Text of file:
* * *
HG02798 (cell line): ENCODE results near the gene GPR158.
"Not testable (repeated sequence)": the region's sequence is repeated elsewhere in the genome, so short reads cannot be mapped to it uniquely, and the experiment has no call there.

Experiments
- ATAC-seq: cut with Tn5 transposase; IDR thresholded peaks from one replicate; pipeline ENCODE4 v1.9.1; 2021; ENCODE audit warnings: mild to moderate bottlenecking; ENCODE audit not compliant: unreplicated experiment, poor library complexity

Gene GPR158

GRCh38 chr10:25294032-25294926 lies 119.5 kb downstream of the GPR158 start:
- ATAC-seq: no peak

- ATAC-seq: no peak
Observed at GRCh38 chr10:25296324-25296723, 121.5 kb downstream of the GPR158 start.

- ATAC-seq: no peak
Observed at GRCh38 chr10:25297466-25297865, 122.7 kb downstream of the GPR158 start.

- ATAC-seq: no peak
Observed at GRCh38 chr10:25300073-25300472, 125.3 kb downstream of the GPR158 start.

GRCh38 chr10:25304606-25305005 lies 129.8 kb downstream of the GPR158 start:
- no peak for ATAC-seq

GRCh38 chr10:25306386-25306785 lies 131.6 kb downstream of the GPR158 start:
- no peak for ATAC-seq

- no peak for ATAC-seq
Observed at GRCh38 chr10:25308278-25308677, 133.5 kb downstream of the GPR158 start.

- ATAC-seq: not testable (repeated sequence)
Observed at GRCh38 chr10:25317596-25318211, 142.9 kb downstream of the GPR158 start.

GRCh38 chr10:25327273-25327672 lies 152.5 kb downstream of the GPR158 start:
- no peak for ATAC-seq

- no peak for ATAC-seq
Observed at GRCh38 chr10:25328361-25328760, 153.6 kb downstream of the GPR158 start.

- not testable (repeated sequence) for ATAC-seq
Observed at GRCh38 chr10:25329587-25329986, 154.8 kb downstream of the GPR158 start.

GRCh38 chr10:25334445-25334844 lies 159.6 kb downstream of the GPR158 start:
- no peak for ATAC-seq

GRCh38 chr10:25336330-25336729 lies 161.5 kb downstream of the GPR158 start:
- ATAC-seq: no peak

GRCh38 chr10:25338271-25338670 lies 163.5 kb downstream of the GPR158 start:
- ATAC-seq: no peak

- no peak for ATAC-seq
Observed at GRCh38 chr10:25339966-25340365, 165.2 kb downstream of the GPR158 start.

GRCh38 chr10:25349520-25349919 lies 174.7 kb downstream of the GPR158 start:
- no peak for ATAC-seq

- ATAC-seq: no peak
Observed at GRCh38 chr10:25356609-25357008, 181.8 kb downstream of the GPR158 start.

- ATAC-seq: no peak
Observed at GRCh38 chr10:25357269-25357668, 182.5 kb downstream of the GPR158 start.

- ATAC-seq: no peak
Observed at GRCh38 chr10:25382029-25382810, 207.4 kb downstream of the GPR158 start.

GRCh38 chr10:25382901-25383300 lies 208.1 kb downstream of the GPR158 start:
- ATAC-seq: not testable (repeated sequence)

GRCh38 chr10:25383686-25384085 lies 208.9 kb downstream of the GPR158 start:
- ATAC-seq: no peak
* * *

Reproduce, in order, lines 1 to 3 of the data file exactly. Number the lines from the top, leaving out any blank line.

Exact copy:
HG02798 (cell line): ENCODE results near the gene GPR158.
"Not testable (repeated sequence)": the region's sequence is repeated elsewhere in the genome, so short reads cannot be mapped to it uniquely, and the experiment has no call there.

Experiments